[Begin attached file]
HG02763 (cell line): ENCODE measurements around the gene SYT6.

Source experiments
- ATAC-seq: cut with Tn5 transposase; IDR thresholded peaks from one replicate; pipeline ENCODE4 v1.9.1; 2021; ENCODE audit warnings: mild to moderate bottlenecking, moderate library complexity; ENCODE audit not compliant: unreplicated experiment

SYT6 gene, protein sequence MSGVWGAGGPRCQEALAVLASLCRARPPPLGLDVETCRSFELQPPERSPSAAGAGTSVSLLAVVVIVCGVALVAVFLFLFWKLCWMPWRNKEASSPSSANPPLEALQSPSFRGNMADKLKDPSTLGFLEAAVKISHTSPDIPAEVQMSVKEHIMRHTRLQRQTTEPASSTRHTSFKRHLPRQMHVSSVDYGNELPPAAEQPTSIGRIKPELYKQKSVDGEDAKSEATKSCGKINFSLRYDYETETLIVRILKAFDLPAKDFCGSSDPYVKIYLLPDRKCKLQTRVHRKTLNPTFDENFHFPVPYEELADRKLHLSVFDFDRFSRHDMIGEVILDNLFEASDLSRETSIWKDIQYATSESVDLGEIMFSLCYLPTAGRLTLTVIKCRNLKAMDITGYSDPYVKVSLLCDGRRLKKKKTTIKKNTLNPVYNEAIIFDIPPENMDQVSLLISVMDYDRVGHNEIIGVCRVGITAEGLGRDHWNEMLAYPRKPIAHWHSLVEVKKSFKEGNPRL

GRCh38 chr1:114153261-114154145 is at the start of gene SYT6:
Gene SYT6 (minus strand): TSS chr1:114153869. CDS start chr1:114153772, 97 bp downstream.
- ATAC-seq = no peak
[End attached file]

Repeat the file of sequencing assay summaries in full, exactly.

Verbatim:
HG02763 (cell line): ENCODE measurements around the gene SYT6.

Source experiments
- ATAC-seq: cut with Tn5 transposase; IDR thresholded peaks from one replicate; pipeline ENCODE4 v1.9.1; 2021; ENCODE audit warnings: mild to moderate bottlenecking, moderate library complexity; ENCODE audit not compliant: unreplicated experiment

SYT6 gene, protein sequence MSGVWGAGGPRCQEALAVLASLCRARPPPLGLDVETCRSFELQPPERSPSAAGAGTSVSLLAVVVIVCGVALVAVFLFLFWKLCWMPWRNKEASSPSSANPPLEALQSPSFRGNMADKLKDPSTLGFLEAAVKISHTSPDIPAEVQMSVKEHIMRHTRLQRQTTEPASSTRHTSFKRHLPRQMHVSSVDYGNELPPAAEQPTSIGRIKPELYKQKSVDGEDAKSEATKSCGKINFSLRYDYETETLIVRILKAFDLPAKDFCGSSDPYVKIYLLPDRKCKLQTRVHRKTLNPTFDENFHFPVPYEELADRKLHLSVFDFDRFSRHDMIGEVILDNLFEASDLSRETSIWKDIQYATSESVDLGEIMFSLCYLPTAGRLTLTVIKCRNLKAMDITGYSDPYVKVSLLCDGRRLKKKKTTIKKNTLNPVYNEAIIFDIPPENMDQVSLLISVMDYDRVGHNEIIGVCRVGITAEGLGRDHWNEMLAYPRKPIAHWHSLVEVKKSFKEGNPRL

GRCh38 chr1:114153261-114154145 is at the start of gene SYT6:
Gene SYT6 (minus strand): TSS chr1:114153869. CDS start chr1:114153772, 97 bp downstream.
- ATAC-seq = no peak